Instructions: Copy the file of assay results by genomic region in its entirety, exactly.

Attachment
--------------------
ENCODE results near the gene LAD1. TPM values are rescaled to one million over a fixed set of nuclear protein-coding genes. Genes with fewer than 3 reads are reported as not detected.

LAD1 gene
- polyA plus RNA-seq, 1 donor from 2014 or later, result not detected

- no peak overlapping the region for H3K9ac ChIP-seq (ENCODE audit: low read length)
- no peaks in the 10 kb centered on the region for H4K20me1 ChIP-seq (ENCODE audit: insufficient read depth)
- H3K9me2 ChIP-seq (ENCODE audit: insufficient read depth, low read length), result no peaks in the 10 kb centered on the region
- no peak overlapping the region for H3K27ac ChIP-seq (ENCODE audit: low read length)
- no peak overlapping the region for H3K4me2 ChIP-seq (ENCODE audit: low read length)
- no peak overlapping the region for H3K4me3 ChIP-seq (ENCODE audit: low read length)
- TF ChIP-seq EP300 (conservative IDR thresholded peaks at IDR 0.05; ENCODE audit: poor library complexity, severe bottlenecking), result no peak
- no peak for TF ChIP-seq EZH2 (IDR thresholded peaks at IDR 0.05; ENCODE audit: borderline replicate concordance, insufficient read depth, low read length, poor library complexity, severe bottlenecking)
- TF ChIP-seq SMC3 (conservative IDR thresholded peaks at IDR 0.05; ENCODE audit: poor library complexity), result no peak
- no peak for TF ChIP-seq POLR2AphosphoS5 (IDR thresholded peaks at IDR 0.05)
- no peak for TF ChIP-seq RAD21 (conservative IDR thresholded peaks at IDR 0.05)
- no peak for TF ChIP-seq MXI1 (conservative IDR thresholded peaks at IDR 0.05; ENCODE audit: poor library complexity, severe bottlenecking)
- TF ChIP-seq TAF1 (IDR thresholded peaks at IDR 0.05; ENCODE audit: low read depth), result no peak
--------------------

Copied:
ENCODE results near the gene LAD1. TPM values are rescaled to one million over a fixed set of nuclear protein-coding genes. Genes with fewer than 3 reads are reported as not detected.

LAD1 gene
- polyA plus RNA-seq, 1 donor from 2014 or later, result not detected

- no peak overlapping the region for H3K9ac ChIP-seq (ENCODE audit: low read length)
- no peaks in the 10 kb centered on the region for H4K20me1 ChIP-seq (ENCODE audit: insufficient read depth)
- H3K9me2 ChIP-seq (ENCODE audit: insufficient read depth, low read length), result no peaks in the 10 kb centered on the region
- no peak overlapping the region for H3K27ac ChIP-seq (ENCODE audit: low read length)
- no peak overlapping the region for H3K4me2 ChIP-seq (ENCODE audit: low read length)
- no peak overlapping the region for H3K4me3 ChIP-seq (ENCODE audit: low read length)
- TF ChIP-seq EP300 (conservative IDR thresholded peaks at IDR 0.05; ENCODE audit: poor library complexity, severe bottlenecking), result no peak
- no peak for TF ChIP-seq EZH2 (IDR thresholded peaks at IDR 0.05; ENCODE audit: borderline replicate concordance, insufficient read depth, low read length, poor library complexity, severe bottlenecking)
- TF ChIP-seq SMC3 (conservative IDR thresholded peaks at IDR 0.05; ENCODE audit: poor library complexity), result no peak
- no peak for TF ChIP-seq POLR2AphosphoS5 (IDR thresholded peaks at IDR 0.05)
- no peak for TF ChIP-seq RAD21 (conservative IDR thresholded peaks at IDR 0.05)
- no peak for TF ChIP-seq MXI1 (conservative IDR thresholded peaks at IDR 0.05; ENCODE audit: poor library complexity, severe bottlenecking)
- TF ChIP-seq TAF1 (IDR thresholded peaks at IDR 0.05; ENCODE audit: low read depth), result no peak